18 State of Health in the EU · United Kingdom · Country Health Profile 2019 Source: Eurostat Database (data refer to 2017 ornearest year). average Figure 18. Both average lengthof stay andthenumberof hospital bedsare substantially lower thantheEU Foundation, King’s Fund&Nuffield Trust, 2018). care duetosubstantial staffing shortages (Health has the potential tocause great pressure insocial cause forconcern. A drop ininternationalrecruitment which hamper internationalrecruitment are also nurses leaving the workforce early. Migration policies of domestichealth workers as well asdoctorsand Workforce shortages are duetotheinsufficientsupply vacancies, sickness/absence andstaffturnover. of increased unplanned demands, highlevels of staff are usedtomanage workload intheface is theincrease intemporary staffing. Temporary A key driver oftheoverspending against budgets risk to the sustainability of the healthsystem Workforce challenges present the greatest 0 4 6 2 Beds per1000popult on 5 3 7 1 2000 2001 2002 2003 2004 2005 State of Healthin the EU ·United Kingdom ·Country Health Profile 2019 2006 2007 Un ted  ndom 2008 2009 and more spending cutsare planned (Bradshaw, Bloor budget hasbeenseverely cutinreal termssince2015 advocacy for prevention, inEngland the public health care over preventive care servicesand, despitestrong However, aselsewhere, thesystemfavours acute growth inday surgery hasalsobeenrapid (Figure 19). hospitals andintoambulatorycare (Section4). The This reflects thedrive tomove more care outof in theEUat84.3%, secondonly toIreland in2016. Estimated bedoccupancy rates are among thehighest shocks. capacitythe small limitsthesystem’s toabsorb ability low ALOS compared totheEUaverage (Figure 18), but Kingdom is very efficient, withlow bed numbers and indicators suggestthathospitalcare intheUnited access toservicesorqualityofcare. Hospital future efficiencies are achieved withoutsacrificing caution isnow neededtoensure thatany possible more thanithas intherest oftheeconomy, and decade, productivity inthehealthsystemhas grown available by ‘doing more with less’. Over the past a given level butcreate savings toincrease funds The aimhasbeento protect healthspending at allocates resourcesefficiently Indicators suggest the healthsystem & Doran, 2018). 2010 Beds 2011 2012 ALOS 2013 2014 EU 2015 Beds 2016 ALOS (ds) 2017 ALOS 0 2 4 6 8 10 12 19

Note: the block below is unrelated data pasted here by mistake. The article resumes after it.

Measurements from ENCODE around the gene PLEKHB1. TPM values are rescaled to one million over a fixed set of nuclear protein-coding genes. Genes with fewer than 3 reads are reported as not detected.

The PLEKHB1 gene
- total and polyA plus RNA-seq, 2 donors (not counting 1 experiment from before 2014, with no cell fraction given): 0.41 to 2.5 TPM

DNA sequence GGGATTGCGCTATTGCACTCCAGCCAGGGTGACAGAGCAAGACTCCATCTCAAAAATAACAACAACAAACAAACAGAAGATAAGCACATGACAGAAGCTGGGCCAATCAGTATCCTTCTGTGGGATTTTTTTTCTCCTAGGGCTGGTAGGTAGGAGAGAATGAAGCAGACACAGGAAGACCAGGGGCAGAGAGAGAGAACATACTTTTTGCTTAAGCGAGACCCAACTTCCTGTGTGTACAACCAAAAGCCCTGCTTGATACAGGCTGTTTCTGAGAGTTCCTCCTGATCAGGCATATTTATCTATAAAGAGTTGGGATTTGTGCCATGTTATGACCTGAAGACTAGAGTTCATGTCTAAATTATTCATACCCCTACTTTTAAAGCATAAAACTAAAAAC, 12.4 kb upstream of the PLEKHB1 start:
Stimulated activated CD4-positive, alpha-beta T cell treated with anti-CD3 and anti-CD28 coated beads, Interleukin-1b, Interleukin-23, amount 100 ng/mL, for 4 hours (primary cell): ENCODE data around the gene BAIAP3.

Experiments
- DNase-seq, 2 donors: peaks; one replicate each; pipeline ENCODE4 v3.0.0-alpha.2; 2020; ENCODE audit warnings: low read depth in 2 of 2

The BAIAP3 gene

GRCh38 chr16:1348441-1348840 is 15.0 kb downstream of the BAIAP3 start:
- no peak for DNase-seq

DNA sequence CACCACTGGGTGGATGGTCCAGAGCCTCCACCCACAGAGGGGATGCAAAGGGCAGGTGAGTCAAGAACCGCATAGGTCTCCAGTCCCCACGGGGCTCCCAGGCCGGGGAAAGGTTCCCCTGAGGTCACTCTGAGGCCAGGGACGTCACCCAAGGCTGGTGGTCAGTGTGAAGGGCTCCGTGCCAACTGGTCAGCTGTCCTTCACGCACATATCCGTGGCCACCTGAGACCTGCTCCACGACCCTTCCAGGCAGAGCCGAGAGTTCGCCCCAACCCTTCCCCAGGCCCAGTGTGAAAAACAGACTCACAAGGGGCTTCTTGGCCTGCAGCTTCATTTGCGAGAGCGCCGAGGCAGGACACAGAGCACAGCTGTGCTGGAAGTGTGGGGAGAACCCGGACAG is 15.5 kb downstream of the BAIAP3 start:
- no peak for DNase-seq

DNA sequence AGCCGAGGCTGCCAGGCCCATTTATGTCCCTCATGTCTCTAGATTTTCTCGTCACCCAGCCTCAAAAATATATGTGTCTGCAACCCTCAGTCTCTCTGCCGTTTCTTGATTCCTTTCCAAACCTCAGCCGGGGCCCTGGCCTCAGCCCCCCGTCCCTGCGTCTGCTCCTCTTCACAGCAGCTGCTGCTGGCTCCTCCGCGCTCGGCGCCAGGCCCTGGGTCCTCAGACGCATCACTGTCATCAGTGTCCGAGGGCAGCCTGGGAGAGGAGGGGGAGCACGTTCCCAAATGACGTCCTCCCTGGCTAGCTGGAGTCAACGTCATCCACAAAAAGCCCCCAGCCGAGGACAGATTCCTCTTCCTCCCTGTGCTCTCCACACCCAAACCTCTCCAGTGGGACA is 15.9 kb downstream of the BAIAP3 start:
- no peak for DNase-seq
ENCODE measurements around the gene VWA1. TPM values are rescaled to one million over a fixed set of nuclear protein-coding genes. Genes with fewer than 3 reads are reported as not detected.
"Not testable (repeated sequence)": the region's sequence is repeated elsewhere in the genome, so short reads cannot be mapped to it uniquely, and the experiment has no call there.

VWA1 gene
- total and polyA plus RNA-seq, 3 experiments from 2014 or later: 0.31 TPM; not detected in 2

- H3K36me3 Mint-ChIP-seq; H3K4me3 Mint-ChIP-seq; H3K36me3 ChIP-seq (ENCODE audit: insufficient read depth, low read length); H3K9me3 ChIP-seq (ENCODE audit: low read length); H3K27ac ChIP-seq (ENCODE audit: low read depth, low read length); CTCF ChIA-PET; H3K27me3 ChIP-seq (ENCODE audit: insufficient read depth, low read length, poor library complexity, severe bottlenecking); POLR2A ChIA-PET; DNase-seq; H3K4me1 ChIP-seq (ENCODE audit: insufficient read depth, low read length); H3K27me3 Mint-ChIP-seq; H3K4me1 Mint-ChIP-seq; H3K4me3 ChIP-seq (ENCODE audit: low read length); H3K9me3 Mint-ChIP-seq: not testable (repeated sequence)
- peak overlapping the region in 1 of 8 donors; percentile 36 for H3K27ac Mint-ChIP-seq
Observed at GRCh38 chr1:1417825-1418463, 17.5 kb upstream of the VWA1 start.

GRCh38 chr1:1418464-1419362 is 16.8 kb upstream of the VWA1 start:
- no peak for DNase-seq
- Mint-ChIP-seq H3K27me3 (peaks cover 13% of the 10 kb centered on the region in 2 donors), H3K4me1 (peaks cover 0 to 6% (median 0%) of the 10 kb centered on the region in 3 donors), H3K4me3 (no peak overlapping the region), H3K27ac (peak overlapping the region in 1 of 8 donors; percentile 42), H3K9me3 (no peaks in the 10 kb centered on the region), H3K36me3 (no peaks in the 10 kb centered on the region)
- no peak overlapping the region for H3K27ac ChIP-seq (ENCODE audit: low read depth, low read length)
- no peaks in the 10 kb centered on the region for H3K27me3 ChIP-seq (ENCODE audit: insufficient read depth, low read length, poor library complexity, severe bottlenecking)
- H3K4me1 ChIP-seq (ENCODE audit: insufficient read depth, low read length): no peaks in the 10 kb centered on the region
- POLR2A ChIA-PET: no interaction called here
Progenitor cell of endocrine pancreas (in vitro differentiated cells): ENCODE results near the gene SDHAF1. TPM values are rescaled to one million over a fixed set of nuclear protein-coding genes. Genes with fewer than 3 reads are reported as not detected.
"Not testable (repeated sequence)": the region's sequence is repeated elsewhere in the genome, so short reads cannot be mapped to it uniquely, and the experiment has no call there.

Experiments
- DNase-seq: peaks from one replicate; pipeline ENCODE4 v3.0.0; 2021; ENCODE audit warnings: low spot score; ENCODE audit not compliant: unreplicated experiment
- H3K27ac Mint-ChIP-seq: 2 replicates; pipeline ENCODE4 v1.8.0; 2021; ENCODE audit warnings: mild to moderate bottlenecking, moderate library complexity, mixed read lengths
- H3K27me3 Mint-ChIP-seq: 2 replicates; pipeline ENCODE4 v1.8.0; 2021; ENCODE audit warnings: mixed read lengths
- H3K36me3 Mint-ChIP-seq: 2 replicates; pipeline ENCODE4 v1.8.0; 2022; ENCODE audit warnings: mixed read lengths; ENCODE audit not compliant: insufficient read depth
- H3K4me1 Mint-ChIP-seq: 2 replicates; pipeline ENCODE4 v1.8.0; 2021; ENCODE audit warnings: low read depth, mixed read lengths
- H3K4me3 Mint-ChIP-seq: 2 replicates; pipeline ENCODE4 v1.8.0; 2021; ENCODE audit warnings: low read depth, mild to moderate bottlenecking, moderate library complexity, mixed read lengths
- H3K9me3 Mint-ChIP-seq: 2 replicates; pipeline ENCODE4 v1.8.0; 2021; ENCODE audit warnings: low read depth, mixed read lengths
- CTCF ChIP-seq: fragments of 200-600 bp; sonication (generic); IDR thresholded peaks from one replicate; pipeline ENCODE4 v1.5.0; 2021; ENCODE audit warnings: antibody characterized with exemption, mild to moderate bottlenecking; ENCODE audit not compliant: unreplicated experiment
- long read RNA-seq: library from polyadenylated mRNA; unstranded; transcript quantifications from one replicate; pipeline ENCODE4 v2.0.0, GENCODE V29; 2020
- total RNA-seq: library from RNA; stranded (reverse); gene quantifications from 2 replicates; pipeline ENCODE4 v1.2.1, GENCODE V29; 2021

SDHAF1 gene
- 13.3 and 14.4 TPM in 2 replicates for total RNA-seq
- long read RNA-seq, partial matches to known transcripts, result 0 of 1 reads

United Kingdom Figure 19. The share of surgical operations and procedures performed as day surgery has increased more rapidly than the EU average

% of d sur eres 2006 2016 100

United Kingdom 90 80 70 60 50 40 30 20 10 0 Unted n dom EU Unted n dom EU Unted n dom EU Ctrct In unl hern Tonsllectom

Source: OECD Health Statistics 2018; Eurostat Database (data refer to 2006 and 2016, or nearest year).